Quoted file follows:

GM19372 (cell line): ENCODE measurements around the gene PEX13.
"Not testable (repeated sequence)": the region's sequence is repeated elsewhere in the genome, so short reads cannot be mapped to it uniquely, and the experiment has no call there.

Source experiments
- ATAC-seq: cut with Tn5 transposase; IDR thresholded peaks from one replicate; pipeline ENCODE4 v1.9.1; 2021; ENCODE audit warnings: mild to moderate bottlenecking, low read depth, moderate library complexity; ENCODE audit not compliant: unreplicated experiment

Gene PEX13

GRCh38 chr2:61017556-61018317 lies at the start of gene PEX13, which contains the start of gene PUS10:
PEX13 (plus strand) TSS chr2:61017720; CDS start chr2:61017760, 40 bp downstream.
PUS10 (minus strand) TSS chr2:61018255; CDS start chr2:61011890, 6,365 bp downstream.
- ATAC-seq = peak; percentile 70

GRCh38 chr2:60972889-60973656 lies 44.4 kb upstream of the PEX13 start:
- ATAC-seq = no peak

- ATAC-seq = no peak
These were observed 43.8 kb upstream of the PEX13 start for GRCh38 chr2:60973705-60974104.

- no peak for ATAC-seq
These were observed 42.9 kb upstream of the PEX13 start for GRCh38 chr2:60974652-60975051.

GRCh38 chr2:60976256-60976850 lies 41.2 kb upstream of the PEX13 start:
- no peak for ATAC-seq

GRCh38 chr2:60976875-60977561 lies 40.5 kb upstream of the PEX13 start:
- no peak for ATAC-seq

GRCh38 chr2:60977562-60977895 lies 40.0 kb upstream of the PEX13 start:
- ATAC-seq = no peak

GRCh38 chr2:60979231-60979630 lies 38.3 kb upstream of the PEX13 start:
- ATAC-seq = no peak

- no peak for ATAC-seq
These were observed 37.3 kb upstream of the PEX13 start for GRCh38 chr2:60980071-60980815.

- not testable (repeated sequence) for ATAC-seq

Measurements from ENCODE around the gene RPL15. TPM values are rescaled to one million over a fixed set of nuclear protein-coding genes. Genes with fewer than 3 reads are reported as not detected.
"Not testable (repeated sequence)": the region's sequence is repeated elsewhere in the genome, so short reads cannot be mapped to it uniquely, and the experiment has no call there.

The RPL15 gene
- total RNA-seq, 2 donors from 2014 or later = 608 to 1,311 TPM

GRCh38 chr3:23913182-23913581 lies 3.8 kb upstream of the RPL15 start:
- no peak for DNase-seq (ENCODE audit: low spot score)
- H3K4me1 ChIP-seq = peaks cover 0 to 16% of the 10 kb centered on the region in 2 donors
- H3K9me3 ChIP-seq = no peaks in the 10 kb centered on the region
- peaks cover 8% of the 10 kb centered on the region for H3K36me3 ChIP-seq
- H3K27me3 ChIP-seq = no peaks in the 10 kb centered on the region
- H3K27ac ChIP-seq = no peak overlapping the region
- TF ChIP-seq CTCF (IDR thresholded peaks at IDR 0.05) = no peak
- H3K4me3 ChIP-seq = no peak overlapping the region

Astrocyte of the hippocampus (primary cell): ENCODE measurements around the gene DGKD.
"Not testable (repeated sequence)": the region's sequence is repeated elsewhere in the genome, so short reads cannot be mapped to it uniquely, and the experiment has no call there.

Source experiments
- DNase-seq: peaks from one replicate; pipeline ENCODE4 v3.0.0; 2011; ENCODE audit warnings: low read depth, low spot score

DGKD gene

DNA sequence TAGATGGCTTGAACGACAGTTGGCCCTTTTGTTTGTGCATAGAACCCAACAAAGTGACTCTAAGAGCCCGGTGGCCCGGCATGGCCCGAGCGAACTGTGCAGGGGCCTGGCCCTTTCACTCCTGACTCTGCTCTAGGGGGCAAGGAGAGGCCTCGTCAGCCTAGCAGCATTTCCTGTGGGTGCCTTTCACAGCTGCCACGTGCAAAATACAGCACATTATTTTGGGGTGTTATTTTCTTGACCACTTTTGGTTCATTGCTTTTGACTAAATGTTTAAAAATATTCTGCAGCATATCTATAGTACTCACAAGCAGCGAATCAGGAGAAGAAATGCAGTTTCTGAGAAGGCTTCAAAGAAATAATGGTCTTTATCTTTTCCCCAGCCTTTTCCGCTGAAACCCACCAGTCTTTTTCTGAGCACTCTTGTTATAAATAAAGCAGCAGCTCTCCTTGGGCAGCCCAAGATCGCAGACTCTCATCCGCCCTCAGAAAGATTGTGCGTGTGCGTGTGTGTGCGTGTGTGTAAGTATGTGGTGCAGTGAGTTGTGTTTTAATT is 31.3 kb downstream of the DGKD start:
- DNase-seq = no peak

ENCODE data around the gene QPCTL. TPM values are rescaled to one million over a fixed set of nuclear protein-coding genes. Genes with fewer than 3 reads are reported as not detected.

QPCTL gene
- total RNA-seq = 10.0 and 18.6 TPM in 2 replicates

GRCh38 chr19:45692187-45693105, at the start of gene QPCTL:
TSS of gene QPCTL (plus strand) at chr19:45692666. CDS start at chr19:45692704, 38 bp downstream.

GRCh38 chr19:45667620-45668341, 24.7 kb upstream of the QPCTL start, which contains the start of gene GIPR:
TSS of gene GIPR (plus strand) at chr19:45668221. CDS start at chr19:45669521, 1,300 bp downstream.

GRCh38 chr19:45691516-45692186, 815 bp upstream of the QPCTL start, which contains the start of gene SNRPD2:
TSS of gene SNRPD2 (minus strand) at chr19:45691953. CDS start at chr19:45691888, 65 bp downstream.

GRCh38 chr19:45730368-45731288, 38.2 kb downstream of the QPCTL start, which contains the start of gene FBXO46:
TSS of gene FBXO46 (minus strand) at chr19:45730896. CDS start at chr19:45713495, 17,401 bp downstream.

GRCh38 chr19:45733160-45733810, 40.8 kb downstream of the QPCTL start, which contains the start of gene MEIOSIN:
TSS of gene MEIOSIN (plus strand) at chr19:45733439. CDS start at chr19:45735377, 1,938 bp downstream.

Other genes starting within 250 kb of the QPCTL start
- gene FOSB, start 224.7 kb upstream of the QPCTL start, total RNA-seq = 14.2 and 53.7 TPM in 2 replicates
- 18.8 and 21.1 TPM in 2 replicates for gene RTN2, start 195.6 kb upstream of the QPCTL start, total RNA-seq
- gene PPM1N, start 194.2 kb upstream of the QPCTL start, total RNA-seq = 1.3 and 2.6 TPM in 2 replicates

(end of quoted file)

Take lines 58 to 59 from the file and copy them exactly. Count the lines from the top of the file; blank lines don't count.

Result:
GRCh38 chr19:45733160-45733810, 40.8 kb downstream of the QPCTL start, which contains the start of gene MEIOSIN:
TSS of gene MEIOSIN (plus strand) at chr19:45733439. CDS start at chr19:45735377, 1,938 bp downstream.